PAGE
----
Adjusters are under great pressure to correctly reserve a claim.  Reserving is one of the most important aspects of a claim to insurance companies and adjusters.  They are constantly reviewed to make sure they are reserving appropriately.  If they over-reserve, the insurance company is losing money by pulling money out of investments unnecessarily.   On the opposite side, an adjuster can also get bad performance reviews for drastically under-reserving a claim, especially when the adjuster did a poor job investigating the claim. Adjuster bonuses and promotions are sometimes tied to how good they are at reserving.  Insurance adjusters earn their performance reviews by being accurate when reserving and settling within the set amount. They are penalized by “reserve stepping”.

Reserve stepping is when the adjuster reserves must be adjusted up or down after the initial reserve is set because the adjuster miscalculated your claim’s value.  This is one of the reasons a claim adjuster will not want to settle a claim for $10,000 if she had set the reserved at $9,000. She would fight very hard to settle the claim for under $9,000 so she does not have to adjust the reserve, explain to her supervisor why she was inaccurate, and be penalized in her performance review later on. If the claim adjuster makes a mistake when reserving bodily injury claims, then the settlement negotiations will drag for a long time. Why is this troubling? The answer is quite simple. The claim adjuster is not looking at the severity of the injury and/or the facts of the accident. They are looking to settle the claim within the amounts he/she decided in the first seven days of the life of the claim.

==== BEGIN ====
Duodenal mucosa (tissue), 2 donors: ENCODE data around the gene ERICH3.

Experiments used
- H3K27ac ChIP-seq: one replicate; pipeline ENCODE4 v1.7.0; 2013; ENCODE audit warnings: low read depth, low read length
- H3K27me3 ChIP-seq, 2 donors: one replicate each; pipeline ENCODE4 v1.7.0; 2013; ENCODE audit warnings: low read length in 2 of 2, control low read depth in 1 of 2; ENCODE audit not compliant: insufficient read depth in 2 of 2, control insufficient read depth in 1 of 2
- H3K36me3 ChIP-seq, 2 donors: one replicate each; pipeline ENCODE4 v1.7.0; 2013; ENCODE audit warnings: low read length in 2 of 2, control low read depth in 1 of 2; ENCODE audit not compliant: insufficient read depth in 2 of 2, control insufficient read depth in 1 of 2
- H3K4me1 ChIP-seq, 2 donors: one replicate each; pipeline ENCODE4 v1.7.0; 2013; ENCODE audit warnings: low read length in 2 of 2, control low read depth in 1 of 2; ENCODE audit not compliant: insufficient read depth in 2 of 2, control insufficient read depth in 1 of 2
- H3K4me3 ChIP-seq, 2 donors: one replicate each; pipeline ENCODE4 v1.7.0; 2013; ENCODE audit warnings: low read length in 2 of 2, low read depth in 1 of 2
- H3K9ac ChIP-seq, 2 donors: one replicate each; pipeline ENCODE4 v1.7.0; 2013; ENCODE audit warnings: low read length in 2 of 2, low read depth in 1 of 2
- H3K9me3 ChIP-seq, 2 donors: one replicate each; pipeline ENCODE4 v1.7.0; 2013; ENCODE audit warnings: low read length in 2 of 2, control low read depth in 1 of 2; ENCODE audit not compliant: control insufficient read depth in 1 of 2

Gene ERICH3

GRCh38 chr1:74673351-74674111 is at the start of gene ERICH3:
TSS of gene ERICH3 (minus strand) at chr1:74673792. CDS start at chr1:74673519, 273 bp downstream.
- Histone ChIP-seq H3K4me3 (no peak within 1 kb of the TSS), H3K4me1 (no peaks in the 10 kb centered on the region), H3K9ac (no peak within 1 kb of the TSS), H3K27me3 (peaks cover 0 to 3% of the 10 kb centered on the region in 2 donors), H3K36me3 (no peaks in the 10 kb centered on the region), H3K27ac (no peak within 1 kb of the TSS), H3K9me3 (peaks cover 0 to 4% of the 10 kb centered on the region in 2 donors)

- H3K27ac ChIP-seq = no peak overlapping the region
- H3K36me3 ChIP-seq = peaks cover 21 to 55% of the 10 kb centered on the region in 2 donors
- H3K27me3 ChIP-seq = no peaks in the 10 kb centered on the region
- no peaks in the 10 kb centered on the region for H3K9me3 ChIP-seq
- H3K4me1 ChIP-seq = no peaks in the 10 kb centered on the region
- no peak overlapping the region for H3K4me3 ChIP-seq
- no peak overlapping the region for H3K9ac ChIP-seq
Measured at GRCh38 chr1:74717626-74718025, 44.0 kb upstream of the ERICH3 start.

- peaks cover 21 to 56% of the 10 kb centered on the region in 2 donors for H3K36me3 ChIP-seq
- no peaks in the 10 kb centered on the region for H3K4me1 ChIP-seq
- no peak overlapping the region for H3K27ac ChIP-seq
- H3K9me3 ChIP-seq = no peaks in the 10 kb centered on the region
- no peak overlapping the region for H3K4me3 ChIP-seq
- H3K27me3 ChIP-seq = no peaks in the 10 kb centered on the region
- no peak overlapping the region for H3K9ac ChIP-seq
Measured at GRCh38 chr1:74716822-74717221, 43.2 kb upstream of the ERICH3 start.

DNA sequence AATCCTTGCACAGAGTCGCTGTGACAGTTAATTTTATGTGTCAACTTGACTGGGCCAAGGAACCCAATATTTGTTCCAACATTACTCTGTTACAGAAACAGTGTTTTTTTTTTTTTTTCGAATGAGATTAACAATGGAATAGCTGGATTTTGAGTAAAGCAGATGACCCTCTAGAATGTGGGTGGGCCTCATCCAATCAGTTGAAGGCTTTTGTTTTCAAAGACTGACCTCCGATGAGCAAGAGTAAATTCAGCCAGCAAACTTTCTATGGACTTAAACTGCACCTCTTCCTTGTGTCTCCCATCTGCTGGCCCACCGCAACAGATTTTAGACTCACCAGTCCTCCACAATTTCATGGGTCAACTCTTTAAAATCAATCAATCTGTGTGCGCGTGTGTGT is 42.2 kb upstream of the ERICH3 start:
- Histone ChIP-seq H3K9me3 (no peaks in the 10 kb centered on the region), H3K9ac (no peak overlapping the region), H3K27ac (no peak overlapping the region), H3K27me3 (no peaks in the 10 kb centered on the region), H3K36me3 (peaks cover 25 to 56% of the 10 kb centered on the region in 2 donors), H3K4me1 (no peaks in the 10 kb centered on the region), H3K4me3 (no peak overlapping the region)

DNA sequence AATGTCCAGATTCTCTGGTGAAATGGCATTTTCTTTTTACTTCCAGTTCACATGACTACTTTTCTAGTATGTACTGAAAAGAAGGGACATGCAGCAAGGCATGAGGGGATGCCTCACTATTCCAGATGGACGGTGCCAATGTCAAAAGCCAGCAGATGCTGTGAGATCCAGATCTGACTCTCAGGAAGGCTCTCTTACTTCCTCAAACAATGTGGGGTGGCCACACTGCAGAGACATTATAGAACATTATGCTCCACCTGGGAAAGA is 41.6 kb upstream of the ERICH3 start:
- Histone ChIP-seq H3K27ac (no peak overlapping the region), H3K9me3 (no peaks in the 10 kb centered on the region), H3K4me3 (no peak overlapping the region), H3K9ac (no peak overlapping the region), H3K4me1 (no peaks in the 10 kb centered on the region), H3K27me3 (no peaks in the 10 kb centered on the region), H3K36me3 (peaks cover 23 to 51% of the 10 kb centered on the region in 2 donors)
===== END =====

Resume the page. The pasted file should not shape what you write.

Ask your adjuster on the first phone call when they will set their Reserve.  This shows that you understand the process (how else would you know what reserving is?).  It will also give you a timeframe in which you can provide them documentation or evidence to support setting a good reserve so the adjuster does not get into reserve stepping.

Closing Claims

While there are lots of little things insurance companies need before they will close a personal injury claim, the two BIG things are:

  1. Proof of Liability; and
  2. Proof of Damages

The adjuster must have both documented in their file.  This is why it is so important to give the adjuster every “data point” possible about your claim.  They can’t give you money unless they have documents supporting every type of damages you are asking for.  Where you usually see this trip up a claimant is lost wages.  You just can’t tell the adjuster what you make.  You have to properly document lost wages by usually providing a document from your HR department or your supervisor setting it out.

Proper proof of damages also affects your medical expenses and pain and suffering.  You need to have a bill for every medical expense you are claiming.  No bill means the adjuster is not putting that number in the list to be added up.  Also, if you claim a part of your body was injured, you need to be able to point to a medical record that states your complaint of pain or has a diagnosis that matches your injury. Otherwise, you don’t get “credit” for that injury.  The adjuster must have a document with the injury and/or pain complaint before they can enter it into their claims adjustment software.

The take away here is that documentation is everything.  The more thoroughly documented and packaged your claim is, the more “acceptable” information the adjuster has to support making you a fair and reasonable offer.